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SDB:Purpose and practical instruction to use IP addresses
A network has to be installed. Therefore IP addresses are needed.
IP addresses are quite analogous to telephone numbers. Their destination is to identify certain devices, resembling to telephone sets and to enable to dial them up. Analogous to a human beeing, a computer can own none, one or multiple network devices.
The analogue to telephone is much more far-reaching, resembling to the area code network addresses exist. Short area codes correspond to large networks, long area codes correspond to small networks. A significant difference between telephone numbers and IP addresses is the fixed length of all IP addresses. All IP addresses of the current standard have a fixed length of 4 Bytes. They are displayed for convenience as decimal numbers, where every cipher, corresponding to a byte is seperated to the next one by a dot. Examples are:
All those examples are strictly interdicted in self made configurations, and only allowed, if the consequences of their use is very well known.
- 0.0.0.0 is the first educible address and serves to set the default route
- 127.0.0.0 is the loopback network
- 255.255.255.255 is the last representable address and is not in use yet.
Two different computers must not have the same IP address, as two telephone subscribers must not have the same telephone number. To obtain IP addresses without announcement and approvement, three categories of networks are reserved for private use only. They are
- 10.0.0.0 (1 net with 16777214 members)
- 172.16.0.0 until 172.31.255.255 (16 nets with 65534 members each)
- 192.168.0.0 until 192.168.255.255 (256 nets with 254 members each)
All IP addresses have the same length and are similar functionally, therefore something like a area code/subscriber number discrimination is necessary. This discrimination between area code look-alike and subscriber number look-alike is done by the so-called netmask wich reports the designation, the area code is bit by bit set to one, the subscriber number is bit by bit represented by zeroes.
Customarily, the addresses
- from 0.0.0.0 to 127.255.255.255 use netmask 255.0.0.0, called A class net
- from 126.96.36.199 to 188.8.131.52 use netmask 255.255.0.0, called B class nets and
- from 192.0.0.0 to 184.108.40.206 use netmask 255.255.255.0, called C class nets.
In contrast to the classical telephone operation, no flash or ground key is available in the networking environment. To do something like an operator or local telephone switch call, two addresses are reserved, the first and the last in a network. They cannot be commonly used. For example, in net 192.168.33 the addresses 192.168.33.0 (network address, operator call) and 192.168.33.255 (broadcast address, message for all members of that network) are dedicated to that special purpose.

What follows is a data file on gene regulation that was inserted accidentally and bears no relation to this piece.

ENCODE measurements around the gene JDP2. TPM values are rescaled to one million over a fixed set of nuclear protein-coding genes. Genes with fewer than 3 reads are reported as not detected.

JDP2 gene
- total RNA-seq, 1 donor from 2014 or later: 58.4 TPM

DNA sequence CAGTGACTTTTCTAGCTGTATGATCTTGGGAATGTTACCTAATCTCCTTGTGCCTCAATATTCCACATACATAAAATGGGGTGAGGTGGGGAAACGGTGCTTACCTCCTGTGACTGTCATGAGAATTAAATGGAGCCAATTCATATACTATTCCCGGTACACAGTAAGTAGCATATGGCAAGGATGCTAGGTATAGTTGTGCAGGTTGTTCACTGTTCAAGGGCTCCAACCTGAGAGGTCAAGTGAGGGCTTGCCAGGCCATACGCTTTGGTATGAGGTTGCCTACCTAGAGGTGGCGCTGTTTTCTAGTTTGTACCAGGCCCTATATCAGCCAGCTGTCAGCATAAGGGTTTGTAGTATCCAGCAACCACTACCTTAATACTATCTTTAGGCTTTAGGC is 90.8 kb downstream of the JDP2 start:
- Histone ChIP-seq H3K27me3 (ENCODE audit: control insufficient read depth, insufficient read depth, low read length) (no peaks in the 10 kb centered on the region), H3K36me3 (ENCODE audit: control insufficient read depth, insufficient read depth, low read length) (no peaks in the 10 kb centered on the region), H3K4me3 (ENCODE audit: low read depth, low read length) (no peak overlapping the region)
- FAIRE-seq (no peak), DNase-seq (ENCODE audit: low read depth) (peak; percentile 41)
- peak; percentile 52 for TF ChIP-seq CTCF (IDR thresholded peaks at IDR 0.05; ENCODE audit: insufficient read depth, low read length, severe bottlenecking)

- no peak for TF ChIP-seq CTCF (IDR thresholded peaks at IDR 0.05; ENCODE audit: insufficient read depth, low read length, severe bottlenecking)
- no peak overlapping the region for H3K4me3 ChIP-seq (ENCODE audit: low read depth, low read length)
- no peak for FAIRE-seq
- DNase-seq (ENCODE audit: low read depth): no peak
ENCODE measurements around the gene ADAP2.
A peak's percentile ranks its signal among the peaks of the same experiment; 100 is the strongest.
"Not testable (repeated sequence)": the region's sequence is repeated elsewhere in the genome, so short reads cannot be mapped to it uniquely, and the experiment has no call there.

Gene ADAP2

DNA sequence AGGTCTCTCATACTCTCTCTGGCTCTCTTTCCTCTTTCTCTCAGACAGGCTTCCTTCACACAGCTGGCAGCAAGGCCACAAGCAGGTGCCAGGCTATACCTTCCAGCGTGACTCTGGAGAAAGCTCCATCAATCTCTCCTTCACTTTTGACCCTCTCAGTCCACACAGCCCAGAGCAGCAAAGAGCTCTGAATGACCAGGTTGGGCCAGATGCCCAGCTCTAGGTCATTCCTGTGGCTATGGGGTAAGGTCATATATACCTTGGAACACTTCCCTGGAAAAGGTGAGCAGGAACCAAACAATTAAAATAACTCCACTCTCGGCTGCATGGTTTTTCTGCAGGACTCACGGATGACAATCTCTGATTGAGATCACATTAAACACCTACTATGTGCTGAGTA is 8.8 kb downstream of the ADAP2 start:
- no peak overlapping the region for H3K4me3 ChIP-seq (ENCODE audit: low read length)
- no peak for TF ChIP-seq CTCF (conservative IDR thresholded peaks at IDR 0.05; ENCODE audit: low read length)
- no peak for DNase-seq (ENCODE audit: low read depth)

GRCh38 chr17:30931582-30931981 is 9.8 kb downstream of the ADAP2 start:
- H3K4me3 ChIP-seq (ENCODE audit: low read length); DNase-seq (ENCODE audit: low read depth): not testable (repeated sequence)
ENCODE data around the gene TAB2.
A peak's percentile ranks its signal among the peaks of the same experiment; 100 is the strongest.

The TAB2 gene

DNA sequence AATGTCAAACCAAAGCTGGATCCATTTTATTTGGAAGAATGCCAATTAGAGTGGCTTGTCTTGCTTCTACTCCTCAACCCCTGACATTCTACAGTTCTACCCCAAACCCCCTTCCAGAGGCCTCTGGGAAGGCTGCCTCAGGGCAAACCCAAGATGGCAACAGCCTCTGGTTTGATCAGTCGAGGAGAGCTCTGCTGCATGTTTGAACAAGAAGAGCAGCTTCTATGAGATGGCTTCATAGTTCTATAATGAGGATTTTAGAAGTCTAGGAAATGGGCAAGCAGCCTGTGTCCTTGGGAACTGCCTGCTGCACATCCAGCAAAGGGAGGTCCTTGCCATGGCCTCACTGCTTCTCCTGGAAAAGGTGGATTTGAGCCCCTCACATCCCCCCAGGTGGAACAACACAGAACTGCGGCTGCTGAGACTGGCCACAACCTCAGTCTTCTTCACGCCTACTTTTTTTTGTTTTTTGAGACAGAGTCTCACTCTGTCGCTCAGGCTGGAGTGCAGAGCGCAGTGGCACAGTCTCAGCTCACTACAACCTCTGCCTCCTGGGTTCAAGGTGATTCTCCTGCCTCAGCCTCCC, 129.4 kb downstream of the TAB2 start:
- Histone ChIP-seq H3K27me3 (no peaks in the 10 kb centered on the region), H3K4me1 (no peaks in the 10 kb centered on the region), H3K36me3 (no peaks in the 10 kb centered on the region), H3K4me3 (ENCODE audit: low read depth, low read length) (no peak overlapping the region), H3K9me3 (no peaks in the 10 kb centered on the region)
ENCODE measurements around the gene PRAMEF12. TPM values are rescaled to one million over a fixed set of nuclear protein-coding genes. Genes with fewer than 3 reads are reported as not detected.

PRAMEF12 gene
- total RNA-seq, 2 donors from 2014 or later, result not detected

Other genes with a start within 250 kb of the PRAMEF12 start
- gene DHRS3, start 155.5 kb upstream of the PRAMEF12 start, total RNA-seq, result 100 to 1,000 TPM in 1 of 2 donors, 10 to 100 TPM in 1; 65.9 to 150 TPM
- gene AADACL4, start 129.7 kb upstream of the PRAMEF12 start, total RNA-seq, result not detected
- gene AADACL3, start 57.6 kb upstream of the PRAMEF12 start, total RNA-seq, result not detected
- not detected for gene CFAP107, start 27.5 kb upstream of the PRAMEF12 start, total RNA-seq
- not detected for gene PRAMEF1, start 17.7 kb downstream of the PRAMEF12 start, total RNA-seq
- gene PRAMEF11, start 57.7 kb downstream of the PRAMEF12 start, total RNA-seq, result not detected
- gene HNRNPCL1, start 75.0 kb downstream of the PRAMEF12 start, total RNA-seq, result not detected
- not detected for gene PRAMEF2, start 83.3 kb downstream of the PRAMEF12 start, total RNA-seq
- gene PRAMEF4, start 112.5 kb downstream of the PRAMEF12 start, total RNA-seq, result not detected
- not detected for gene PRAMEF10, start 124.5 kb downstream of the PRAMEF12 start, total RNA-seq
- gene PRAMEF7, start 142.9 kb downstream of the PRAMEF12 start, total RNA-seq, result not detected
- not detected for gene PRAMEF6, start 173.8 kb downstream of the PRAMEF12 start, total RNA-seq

Special attention is to be payed on computers, which own more than one network device, for example a computer with a classical Ethernet card and a modem or ISDN-card. To use telephony allegory, it is member of two different areas. Accordingly, the area codes must differ. If its Ethernet address is 192.168.33.57, it is member of net 192.168.33, and the modem or the ISDN-card respectively must have an address like 192.168.97.28, to be in network 192.168.97.
While using IP based modem connections, special care is to be taken of the use of statical allocated IP addresses (rather rare and often a fee is demanded) or the use of dynamical allocated IP addresses. With statical allocated IP addresses the directions of the provider are to be followed thoroughly. In the case of dynamically allocated IP addresses, the addresses must be taken from one of the above mentioned ranges for private use, preferably the 192.168 A class are used. Never take for the IP address of the dial-in-server the address of the name-server. The best method to select an address is to select an address in the same network as the modem, e.g.:
- 192.168.1.1 for the own modem (or ISDN card)
- 192.168.1.2 for the dial-in-server of the Internet provider
IP addresses are allocated with the configuration program YaST2 to every special network device. YaST2 make proposals for the netmask according to network type, which can be adopted in most cases. YaST2 tabulates the IP addresses of the network devices. This table should be used to compare the network numbers of the devices to avoid interferences.
As IP addresses correspond to telephone numbers, there is a correspondence to the telephone directory service. The inquiry service corresponds to the locally operating DNS (Domain Name Service) or BIND (Berkeley Internet Name Domain), the international inquiry service, which reports numbers not located in the local telephone system, corresponds to the forwarders entries which give the access to superior super-name-servers. Like the number of the inquiry service is needed, the computer needs to get a name-server-entry. This entry is made with YaST2.
The name service assigns symbolic addresses, e.g. www.suse.com to logical addresses, IP numbers, e.g. 220.127.116.11. The assignment of logical addresses, the IP addresses to physical addresses, the real network devices will be configured using YaST2. In the telephony analogue YaST2 is the tool to do the wiring.